In the waiting room, Walt watches Gus console Marie, uncomfortable after lying to him earlier in the day and now aware Gus knows it. "Men like your husband are the thin blue line between us and these animals," he says. Merkert and the White-Schrader family thank Gus for offering a $10,000 reward for information about the shooting.
"As it happens, I actually have met Agent Schrader," says Gus. Referring to the donation jar for Walt's surgery he saw at the DEA office, Gus tells Walt, "It was clear to me how deeply he cares for you."
Walt walks Gus out. "You knew my brother-in-law was with the DEA," Walt whispers. Gus can't believe Walt's approaching him like this amongst all the cops in close proximity. "I investigate everyone with whom I do business," Gus whispers back through gritted teeth. Walt asks if Gus's presence is a message to him. "I'm supporting my community," Gus says. "I hide in plain sight, same as you."
Walt tells Gus that he fears for his family. The businessman replies that Leonel is unlikely to survive. "Now, thank me and shake my hand," Gus softly commands.
As it turns out, the entire fried chicken delivery was just a distraction. For in the meantime, while the cops are occupied, Mike Ehrmantraut sneaks into Leonel's room and administers him a lethal injection. Leonel flat-lines, and despite the doctors and cops attempts to revive him, he dies just as Walt, Gomez and a slew of cops show up at his room. Amid the commotion, Mike slips away unnoticed, discarding the syringe he just used to kill Leonel.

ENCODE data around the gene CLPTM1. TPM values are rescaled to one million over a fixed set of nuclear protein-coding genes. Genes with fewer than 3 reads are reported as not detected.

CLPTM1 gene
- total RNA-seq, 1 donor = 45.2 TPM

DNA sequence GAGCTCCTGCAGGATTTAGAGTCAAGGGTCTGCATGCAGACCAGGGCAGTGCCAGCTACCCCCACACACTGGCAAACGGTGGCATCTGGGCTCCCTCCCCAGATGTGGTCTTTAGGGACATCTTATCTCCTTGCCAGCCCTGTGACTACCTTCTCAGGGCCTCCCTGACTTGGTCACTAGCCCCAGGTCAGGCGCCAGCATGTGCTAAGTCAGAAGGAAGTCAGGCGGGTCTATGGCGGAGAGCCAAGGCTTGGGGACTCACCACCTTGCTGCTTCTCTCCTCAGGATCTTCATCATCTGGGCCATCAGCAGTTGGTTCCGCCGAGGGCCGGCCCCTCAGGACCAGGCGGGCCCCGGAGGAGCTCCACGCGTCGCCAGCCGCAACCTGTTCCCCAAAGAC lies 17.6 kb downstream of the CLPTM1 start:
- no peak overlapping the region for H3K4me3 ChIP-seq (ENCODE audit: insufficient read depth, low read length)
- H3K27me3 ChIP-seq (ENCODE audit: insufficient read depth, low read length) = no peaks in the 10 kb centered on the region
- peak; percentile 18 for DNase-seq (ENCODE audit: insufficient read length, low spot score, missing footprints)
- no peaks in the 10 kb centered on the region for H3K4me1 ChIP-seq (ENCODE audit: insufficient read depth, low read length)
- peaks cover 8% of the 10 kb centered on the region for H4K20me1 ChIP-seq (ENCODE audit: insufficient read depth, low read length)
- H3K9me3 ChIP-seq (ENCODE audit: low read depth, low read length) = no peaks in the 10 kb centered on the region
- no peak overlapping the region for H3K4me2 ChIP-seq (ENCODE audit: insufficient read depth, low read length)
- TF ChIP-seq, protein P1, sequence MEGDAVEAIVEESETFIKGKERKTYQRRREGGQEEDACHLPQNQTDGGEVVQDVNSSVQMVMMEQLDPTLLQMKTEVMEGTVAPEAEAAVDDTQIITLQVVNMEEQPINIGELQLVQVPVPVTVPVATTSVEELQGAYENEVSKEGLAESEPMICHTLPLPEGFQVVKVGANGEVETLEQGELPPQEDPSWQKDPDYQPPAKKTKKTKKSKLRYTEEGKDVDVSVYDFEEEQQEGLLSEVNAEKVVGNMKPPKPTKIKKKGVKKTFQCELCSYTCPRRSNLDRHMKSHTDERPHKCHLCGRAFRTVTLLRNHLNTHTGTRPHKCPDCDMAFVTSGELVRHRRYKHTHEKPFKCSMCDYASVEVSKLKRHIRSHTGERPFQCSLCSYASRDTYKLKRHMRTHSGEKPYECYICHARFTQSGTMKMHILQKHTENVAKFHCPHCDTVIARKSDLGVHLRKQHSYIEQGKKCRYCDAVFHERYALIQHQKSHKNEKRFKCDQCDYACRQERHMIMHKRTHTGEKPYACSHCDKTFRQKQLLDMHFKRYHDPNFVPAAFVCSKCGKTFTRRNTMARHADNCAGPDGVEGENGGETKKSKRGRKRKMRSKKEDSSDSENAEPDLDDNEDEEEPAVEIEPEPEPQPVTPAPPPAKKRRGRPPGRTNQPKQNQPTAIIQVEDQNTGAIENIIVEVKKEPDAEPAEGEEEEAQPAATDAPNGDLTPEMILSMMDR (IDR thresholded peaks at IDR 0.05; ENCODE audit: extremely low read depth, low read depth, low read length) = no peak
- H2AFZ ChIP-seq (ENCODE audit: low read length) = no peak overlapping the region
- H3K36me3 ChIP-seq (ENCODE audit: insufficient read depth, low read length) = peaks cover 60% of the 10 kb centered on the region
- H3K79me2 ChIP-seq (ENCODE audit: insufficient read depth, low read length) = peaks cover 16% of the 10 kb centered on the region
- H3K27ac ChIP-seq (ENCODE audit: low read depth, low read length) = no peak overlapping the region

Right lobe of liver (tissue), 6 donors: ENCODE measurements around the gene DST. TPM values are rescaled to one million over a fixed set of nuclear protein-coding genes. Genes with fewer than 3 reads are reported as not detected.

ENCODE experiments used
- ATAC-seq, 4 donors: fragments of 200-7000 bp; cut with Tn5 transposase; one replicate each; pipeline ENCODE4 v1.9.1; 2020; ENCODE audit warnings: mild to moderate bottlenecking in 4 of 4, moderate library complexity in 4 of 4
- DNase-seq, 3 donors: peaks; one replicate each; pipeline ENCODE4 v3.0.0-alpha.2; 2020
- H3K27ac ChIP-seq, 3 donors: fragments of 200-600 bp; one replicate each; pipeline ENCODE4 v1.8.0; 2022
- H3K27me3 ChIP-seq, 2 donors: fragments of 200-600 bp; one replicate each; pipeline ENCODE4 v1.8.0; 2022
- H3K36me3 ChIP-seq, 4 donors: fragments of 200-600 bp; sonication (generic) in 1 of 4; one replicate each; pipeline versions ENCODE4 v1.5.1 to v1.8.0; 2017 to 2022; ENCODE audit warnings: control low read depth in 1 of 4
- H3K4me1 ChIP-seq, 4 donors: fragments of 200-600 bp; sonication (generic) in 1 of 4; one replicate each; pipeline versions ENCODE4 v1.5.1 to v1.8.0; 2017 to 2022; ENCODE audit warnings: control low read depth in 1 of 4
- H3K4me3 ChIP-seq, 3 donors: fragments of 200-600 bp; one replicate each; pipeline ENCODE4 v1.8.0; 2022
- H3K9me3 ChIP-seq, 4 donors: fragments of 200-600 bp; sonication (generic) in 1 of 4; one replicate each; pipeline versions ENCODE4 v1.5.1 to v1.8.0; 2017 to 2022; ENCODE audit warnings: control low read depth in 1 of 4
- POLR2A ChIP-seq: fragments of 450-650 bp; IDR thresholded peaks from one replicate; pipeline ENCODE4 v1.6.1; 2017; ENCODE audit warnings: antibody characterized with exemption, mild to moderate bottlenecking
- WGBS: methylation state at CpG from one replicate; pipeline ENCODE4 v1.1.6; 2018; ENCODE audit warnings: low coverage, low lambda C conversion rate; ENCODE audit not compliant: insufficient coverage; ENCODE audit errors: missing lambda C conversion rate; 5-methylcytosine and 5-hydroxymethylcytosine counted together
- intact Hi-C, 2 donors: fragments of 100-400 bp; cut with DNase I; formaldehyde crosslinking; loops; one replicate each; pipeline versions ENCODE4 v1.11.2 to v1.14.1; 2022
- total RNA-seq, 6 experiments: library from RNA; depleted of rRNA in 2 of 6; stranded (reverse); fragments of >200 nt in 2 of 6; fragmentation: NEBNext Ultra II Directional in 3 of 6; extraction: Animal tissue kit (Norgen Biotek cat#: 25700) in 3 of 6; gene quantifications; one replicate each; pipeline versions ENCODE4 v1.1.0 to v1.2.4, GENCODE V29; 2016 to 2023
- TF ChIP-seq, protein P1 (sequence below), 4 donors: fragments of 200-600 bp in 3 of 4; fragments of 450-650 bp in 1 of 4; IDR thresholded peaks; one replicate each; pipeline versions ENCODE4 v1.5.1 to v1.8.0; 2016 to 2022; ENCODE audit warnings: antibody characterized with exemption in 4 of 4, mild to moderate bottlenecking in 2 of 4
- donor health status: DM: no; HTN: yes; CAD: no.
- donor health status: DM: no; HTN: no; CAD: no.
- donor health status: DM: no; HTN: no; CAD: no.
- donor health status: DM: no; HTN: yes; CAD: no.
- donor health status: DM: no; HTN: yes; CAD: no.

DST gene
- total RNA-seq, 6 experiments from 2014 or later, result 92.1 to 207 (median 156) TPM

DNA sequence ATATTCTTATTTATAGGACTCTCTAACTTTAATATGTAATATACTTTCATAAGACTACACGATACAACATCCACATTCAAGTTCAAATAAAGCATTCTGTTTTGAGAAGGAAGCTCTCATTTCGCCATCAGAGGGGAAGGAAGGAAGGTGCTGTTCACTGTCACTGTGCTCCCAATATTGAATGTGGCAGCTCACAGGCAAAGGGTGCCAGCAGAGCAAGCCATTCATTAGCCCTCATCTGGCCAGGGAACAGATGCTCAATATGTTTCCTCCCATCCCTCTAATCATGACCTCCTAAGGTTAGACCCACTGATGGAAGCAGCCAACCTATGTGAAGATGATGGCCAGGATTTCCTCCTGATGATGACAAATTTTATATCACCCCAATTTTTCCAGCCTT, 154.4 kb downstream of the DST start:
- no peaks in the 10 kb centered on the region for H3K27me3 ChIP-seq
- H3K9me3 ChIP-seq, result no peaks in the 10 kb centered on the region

Upon returning to Los Pollos Hermanos, Gus receives a call from Juan Bolsa, who complains that pressure from the U.S. government in the wake of the attempt on Hank's life has brought the Mexican Federales to his doorstep. "I think you're behind all this," says Bolsa, threatening to pay Gus a visit when things calm down. A sudden crash interrupts Bolsa. His bodyguards investigate and are brought down by gunfire. As Bolsa attempts to escape, he is met by a machine gun-wielding assassin. Gus listens impassively as Bolsa is gunned down, smiles, then breaks his cell phone in two and throws it in a trash can.
Walt sits with his sleeping family in the waiting room. The doctor enters to inform Marie that she is finally permitted to see Hank. She insists that Walt, Skyler, and Walter Jr. accompany her. "We're all family," she says.
The family solemnly enters Hank's room. As the Whites look on, Marie kisses Hank's forehead and takes his hand.
- This episode title is a play on words, as both Hank and the surviving Cousin are both rushed to the "I.C.U.," (Intensive Care Unit).
- The title also alludes to the scene in which the surviving Cousin stares down, i.e. 'sees', Heisenberg as he drags himself towards him, when Walt accompanies Gomez to his room.
- The "thin blue line" that Gus mentions might be a thin reference to Blue Sky. "The thin blue line" has been a common nickname for law enforcement since the 19th century and is meant to evoke the image that police are on the front lines of a war between civilization and criminals. It's analogous to the "thin red line" originally describing red-coated British soldiers.